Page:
commander in Europe and later Chief of
Staff, and Gen. Walter Krueger, commanding
general of the Sixth Army, from San Antonio
Twelve admirals in the Navy were from
Texas, including Adm. Chester W. Nimitz of
Fredericksburg, commander in chief of the
Pacific Fleet. Director of the Women's Army
Corps was Col. Oveta Culp Hobby of Houston.
first woman ever to wear an Army uniform
as a member of the Women's Army Auxiliary
Corps. More than 8,000 Texans were min
the WAC. Early in 1945 approximately 4.200
Texas women were in Women Accepted for
Voluntary Emergency Service, or WAVES
(Navy). Others volunteered in the SPARS
According to figures furnished by the War
Department in June, 1946, from a cut-off-date
of Jan. 31, 1946, Texas soldiers suffered 15,764
fatalities out of the estimated 542,000 respond-
ing to calls for service in the World Wor II
Army. The 15,764 deaths comprised 4 72 per
cent in the Army's total number of dead and
missing. Of the. 15,764 dead, 8,403 were killed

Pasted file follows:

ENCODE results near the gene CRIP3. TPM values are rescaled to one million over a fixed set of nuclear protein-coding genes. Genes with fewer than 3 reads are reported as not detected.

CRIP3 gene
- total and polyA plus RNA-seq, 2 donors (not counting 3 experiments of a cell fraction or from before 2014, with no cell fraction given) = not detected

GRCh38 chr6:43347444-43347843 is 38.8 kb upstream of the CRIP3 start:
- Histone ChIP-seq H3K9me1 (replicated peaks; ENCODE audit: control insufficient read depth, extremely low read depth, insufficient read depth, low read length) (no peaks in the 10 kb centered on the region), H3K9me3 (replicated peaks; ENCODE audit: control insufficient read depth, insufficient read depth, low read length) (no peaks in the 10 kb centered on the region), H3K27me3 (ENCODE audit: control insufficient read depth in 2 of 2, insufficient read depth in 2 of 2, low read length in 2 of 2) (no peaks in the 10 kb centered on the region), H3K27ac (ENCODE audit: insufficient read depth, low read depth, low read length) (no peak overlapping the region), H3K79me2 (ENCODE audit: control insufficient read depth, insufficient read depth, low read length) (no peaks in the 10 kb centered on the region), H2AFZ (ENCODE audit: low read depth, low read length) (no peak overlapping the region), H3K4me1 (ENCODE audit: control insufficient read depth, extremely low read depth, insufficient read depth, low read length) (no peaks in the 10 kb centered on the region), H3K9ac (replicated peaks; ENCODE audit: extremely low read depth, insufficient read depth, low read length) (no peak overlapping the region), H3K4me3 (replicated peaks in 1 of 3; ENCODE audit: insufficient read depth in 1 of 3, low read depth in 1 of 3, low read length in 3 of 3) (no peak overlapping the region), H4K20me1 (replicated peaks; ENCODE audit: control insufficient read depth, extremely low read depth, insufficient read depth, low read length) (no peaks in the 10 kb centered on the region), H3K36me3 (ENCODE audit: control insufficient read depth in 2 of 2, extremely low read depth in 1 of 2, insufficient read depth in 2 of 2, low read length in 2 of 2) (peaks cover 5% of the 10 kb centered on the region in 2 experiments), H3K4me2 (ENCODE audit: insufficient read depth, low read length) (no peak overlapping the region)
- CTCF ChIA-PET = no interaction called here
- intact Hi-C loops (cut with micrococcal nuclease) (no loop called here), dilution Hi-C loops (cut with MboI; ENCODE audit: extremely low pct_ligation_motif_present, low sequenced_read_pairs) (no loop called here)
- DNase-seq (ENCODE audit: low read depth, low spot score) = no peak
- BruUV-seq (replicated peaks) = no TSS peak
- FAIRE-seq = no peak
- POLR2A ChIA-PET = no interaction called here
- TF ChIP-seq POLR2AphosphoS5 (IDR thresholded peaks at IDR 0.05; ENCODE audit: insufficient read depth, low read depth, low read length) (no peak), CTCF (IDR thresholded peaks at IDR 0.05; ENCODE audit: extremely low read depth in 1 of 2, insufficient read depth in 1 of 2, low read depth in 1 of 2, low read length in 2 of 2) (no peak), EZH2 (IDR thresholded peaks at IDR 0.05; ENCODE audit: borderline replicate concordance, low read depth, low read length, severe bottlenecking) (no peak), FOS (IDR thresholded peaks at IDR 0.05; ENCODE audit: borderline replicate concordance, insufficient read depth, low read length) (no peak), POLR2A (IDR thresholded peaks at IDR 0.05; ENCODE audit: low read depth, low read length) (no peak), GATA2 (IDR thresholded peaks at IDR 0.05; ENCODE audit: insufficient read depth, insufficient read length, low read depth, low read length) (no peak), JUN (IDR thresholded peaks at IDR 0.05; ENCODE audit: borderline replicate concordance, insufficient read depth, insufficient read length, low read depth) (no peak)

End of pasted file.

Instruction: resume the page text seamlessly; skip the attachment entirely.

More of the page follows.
in action, 1,166 died of wounds, 48 died of
injuries, 4.935 were nonbattle deaths, 1,134
were adjudged dead on the findings of a
board after missing for long periods
Texas casualties in the United States Navy.
including Coast Guard and Marines. totaled
7,258 according to an announcement in Au-
gust, 1946. Of the 7,258, a total of 3,023 died
in combat and 84 died in prison camp; 3,884
were wounded and 267 were released prison-
ers. This total represents only those on
active duty, resulting directly from enemy
action or from operational activities against
the enemy in war zones. Casualties in the
United States area or as a result of disease
or homicide in any location were not included.
Governor Stevenson wao succeeded by Gov.
Beauford H. Jester, Jan. 21. 1947, after win-
ning in one of the most hotly disputed races
in recent Texas political history. There were
a number of contestants in the first primary
campaign, but this was narrowed to Jester